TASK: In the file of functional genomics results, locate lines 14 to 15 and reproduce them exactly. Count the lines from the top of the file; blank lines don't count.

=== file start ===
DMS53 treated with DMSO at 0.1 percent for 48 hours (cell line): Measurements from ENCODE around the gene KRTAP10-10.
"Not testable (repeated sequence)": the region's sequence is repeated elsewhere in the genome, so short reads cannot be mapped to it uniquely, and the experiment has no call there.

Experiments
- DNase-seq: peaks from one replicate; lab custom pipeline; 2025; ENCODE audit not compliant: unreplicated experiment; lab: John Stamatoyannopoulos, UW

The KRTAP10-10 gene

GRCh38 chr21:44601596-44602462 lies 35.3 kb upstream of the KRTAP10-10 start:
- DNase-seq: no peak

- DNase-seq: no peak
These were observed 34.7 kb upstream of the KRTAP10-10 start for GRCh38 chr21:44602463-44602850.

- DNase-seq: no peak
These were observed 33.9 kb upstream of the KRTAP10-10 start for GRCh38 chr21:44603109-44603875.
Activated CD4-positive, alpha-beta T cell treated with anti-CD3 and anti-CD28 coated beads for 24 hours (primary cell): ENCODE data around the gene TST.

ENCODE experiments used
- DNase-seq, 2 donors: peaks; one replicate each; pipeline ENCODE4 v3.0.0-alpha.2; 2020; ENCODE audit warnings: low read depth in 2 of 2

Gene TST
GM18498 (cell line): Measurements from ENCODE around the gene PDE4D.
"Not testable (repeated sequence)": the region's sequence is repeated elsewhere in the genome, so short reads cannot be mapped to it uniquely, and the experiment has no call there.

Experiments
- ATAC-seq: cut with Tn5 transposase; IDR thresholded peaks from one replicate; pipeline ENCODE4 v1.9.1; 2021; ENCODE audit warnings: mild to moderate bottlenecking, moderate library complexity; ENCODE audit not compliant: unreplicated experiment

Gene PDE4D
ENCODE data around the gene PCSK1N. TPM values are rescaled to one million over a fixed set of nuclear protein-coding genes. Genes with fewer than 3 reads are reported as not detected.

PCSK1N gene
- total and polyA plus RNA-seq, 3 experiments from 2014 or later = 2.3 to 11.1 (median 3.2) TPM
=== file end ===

- DNase-seq, 2 donors: peaks; one replicate each; pipeline ENCODE4 v3.0.0-alpha.2; 2020; ENCODE audit warnings: low read depth in 2 of 2

Gene TST